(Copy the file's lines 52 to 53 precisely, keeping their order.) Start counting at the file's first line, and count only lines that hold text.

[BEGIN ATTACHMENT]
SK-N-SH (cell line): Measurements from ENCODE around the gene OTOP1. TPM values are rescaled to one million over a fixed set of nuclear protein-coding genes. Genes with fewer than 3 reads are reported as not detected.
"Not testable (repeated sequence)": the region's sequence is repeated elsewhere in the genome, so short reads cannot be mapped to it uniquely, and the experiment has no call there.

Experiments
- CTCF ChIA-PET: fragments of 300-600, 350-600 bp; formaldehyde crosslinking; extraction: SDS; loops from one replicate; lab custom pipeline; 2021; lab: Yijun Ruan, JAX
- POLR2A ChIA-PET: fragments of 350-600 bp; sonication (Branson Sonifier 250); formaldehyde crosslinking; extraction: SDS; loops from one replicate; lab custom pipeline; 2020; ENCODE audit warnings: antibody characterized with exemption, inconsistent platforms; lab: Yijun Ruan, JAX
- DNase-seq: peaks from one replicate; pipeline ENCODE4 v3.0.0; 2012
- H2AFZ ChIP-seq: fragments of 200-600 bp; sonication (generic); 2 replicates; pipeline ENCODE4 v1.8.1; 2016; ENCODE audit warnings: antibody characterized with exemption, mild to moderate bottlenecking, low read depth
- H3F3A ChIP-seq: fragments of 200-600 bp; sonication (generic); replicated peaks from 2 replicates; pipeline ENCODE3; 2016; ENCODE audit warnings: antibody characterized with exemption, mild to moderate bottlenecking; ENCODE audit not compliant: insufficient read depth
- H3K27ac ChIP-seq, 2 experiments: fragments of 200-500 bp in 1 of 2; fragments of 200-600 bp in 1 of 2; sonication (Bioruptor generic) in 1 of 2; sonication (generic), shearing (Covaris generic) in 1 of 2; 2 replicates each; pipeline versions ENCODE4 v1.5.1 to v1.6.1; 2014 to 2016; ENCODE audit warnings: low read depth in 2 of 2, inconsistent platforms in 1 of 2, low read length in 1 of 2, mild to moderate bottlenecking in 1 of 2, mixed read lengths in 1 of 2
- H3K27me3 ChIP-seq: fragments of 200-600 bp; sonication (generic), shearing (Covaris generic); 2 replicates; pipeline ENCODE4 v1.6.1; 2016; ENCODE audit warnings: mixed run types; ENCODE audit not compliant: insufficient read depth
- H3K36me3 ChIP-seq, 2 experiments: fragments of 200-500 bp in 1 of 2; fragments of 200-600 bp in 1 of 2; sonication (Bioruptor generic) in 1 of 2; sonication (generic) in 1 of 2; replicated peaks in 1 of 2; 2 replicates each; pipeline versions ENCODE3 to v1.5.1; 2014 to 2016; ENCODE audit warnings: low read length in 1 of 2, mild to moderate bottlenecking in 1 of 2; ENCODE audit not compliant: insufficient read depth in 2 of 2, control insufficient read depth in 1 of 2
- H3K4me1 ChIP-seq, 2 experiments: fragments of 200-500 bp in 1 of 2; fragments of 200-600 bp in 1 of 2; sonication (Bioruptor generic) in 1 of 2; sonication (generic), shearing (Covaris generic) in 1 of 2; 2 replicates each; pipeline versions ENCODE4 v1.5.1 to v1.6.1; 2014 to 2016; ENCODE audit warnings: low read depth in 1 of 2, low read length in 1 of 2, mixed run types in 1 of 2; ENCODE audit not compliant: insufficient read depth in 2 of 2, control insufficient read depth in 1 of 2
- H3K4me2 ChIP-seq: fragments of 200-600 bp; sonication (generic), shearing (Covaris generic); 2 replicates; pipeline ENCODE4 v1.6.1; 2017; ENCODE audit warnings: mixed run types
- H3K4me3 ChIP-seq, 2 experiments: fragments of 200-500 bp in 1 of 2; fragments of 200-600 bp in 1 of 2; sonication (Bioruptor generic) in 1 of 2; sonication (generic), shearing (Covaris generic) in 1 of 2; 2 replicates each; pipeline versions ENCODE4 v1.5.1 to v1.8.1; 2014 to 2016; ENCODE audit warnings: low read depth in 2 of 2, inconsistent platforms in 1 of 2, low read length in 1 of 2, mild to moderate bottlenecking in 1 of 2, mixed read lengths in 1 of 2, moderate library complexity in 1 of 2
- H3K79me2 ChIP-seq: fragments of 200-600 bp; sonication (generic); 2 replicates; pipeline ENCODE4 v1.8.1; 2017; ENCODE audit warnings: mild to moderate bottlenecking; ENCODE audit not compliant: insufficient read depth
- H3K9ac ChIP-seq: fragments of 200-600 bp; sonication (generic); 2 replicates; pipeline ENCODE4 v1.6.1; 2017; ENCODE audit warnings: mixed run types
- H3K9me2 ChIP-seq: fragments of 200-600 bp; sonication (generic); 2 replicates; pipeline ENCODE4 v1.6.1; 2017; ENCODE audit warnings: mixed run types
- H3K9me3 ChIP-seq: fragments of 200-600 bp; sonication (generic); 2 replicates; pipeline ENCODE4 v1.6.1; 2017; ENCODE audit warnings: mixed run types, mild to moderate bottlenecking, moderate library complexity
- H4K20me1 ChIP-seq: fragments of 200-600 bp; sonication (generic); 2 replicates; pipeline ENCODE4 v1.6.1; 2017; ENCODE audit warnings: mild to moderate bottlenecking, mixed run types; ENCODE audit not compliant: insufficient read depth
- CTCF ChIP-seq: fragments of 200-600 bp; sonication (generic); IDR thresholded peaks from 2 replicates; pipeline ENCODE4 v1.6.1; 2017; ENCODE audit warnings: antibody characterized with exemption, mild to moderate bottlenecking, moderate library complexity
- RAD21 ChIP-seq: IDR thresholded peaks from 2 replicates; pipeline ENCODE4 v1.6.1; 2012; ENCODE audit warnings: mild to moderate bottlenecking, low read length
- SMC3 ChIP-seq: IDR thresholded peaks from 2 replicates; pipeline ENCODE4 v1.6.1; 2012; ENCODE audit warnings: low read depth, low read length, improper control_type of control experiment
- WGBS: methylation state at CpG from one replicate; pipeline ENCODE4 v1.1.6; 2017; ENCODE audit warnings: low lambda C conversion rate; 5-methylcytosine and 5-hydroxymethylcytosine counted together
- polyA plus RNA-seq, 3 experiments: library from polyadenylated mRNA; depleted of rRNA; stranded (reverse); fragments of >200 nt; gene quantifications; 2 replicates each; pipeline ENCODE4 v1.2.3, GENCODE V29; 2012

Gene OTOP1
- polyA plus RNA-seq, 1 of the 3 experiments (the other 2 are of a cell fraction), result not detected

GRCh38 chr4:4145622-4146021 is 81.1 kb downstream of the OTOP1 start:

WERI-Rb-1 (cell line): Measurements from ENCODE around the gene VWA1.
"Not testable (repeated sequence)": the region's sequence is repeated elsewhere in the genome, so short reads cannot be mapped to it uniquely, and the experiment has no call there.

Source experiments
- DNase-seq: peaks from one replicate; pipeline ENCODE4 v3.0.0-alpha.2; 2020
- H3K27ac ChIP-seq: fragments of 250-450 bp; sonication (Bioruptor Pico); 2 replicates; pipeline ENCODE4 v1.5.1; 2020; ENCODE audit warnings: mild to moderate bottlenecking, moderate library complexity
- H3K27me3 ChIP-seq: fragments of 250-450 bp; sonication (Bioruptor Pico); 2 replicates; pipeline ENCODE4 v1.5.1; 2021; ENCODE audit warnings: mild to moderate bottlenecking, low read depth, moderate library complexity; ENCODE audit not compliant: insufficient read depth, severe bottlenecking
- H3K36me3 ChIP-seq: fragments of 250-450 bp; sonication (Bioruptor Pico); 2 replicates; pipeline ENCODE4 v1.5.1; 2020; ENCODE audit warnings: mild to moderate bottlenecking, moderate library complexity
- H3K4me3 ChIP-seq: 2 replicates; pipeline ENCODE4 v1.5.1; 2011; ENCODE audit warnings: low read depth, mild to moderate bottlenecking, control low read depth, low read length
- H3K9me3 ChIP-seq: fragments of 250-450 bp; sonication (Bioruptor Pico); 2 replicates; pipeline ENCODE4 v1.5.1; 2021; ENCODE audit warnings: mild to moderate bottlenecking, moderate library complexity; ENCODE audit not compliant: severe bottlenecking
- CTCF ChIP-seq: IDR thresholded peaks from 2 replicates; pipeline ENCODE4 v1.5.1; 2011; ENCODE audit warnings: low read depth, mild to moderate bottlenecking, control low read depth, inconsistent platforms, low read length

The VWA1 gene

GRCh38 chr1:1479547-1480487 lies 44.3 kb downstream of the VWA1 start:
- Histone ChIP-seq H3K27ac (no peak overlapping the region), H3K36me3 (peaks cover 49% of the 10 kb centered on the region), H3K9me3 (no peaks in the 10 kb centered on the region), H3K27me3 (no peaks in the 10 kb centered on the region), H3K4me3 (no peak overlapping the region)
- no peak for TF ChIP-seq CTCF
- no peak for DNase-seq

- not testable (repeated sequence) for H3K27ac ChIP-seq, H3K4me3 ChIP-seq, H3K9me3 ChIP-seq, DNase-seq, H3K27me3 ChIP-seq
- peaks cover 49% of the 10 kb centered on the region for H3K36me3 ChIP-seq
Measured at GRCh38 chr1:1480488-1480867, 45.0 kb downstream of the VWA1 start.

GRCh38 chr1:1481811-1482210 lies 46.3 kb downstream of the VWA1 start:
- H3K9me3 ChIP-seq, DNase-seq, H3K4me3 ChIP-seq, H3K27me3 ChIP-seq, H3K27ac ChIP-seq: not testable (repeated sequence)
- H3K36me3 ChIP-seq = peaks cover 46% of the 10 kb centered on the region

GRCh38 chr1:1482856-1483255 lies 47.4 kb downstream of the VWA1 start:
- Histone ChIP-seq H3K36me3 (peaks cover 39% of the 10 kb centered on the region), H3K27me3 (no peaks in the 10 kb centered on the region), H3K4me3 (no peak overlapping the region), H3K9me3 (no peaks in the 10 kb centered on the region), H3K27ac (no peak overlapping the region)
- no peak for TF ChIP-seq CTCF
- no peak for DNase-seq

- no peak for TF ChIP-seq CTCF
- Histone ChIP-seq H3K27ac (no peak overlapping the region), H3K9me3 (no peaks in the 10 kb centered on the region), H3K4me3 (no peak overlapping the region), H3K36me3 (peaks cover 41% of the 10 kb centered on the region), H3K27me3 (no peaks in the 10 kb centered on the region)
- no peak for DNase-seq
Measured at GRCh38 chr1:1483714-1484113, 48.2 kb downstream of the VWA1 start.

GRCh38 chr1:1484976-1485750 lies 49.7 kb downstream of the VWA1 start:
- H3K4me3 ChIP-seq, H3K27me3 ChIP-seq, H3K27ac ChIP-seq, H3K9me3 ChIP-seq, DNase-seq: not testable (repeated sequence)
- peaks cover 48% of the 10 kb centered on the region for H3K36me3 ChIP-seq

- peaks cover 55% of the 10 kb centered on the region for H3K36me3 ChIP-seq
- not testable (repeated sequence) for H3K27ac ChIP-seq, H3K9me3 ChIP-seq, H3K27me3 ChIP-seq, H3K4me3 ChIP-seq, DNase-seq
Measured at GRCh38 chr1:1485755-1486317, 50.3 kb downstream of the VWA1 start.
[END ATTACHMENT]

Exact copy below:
- no peak for DNase-seq

- no peak for TF ChIP-seq CTCF